I was going to use the song , My Pink Half of the Drainpipe as the title to the chapter on the 20th century in my Making of the British Landscape. Then I decided against it, wisely I think, as there was more to that century than the creation of suburbs alone. For the benefit of younger readers that song was created by the Bonzo Dog Doo-Dah Band, whose lead singer, trumpet player and multi-instrumentalist was the late great Vivian Stanshall. It’s a wonderful song, too: satirical and yet self-mocking, rather like the man who sang it.
I first met Viv in 1976, very shortly after my first marriage broke up. I was doing what many men in my situation do: I was going a bit potty. But at the same time I was directing one of the largest excavations in Britain, at Fengate in eastern Peterborough, so I couldn’t let myself, or things in general, slip entirely. Looking back on those times, I’m amazed at how understanding and supportive my Fengate team was. In theory I was their leader, but in practice it was they who held everything together, and then gently nudged me back on course. And it only took a year.
I honestly don’t recall the actual moment I met Viv – and I think that’s right and proper – and besides, we were both probably out of our boxes. His marriage hadn’t yet collapsed, but his wife wasn’t around much, either, and his career was going through a rough patch, as well. Looking back on those times, I suspect my situation was probably marginally better than his. Later, I’m glad to say, Viv’s career and life in general were to revive before his tragically early death, in 1995. In March (21st) of this year he would have been seventy.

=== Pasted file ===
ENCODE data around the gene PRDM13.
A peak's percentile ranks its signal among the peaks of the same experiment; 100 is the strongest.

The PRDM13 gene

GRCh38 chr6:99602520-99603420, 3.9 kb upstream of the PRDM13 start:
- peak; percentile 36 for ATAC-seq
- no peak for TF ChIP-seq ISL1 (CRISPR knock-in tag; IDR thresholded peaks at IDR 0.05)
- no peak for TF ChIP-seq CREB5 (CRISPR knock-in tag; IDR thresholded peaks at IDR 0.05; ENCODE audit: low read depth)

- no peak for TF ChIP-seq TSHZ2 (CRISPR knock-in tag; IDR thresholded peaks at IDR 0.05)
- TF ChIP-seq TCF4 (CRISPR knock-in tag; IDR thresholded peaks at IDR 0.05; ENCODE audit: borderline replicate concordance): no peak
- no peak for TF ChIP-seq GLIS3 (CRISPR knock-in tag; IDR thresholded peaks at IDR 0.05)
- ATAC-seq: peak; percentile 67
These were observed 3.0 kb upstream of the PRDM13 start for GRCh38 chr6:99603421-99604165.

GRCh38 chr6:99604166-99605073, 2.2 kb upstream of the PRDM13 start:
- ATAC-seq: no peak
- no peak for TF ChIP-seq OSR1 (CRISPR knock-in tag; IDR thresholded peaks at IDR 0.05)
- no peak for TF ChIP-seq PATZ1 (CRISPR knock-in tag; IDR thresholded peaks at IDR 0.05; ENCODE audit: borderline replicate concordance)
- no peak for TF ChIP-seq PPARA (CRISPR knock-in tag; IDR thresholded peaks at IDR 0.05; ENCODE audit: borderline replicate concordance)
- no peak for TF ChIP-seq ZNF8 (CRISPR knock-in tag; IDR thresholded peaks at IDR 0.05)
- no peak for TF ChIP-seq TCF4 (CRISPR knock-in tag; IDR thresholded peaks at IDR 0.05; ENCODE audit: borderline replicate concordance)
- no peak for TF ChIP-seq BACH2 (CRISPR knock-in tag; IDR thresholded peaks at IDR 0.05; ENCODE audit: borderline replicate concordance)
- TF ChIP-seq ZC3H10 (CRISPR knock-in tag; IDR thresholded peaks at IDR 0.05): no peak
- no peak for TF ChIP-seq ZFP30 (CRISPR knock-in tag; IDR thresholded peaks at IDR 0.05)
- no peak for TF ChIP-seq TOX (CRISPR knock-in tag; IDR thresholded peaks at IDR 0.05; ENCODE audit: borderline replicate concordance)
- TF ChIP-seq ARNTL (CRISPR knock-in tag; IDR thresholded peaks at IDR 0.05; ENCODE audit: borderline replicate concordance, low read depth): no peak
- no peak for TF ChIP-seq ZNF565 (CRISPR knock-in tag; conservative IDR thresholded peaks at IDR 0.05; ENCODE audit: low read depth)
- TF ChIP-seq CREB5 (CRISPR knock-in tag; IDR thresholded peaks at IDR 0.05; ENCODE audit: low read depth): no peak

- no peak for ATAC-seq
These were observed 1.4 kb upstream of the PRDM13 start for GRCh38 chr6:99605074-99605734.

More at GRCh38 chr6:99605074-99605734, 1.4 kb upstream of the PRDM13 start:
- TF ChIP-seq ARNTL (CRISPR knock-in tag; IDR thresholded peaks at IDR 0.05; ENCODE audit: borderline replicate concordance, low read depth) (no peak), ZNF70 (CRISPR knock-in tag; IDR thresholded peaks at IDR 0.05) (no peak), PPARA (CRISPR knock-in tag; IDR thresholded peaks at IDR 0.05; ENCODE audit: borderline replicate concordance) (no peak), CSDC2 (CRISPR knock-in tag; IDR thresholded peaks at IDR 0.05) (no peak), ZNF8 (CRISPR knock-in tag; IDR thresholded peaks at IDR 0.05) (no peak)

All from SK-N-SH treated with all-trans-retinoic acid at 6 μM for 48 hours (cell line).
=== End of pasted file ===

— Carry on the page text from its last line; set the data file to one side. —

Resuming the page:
My brother-in-law Nigel Smith sent me a link to a website announcing that at last a local authority had erected a blue plaque to Viv Stanshall. He’d have loved it. I can imagine what he’d have said: ‘You should have made it pink, dear boy – to annoy my father.’ His father was ex-RAF and very conventional and I wonder to what extent Viv’s wild eccentricity was a reaction to him. To connoisseurs of the eccentric, Viv was indeed the archetype, the gold standard, by which all others are judged. I’ve only met one other person as eccentric as Viv, but he is quite unaware of it – which makes it even more strange (he also wears grey suits or tweeds and is an ex-Mayor). Viv knew he was unusual and highly talented – and made the most of both.
He achieved national fame for his work with the Bonzo Dog Doo-Da Band, and later as Sir Henry of Rawlinson’s End. I first met him through a series of friends in the music business. And I shall resist the temptation to mention names, but many of them live around Chipping Norton and none are called Dave, Sam or Rebekah, not that any of them play music (that I know of). But I digress.
Anyhow, Viv liked archaeology and we hit it off as soon as we met. We’d come together several times before I suggested (probably in a drunken moment) that he should come and spend a weekend with me and my parents in Hertfordshire – I had returned to the parental pad after the aforesaid marital collapse. I thought he’d enjoy the sheer Englishness of the Pryor ancestral household. Anyhow, he agreed, and arrived at the 18th century manor house in time for a walk through the grounds and a few stiffening glasses of sherry.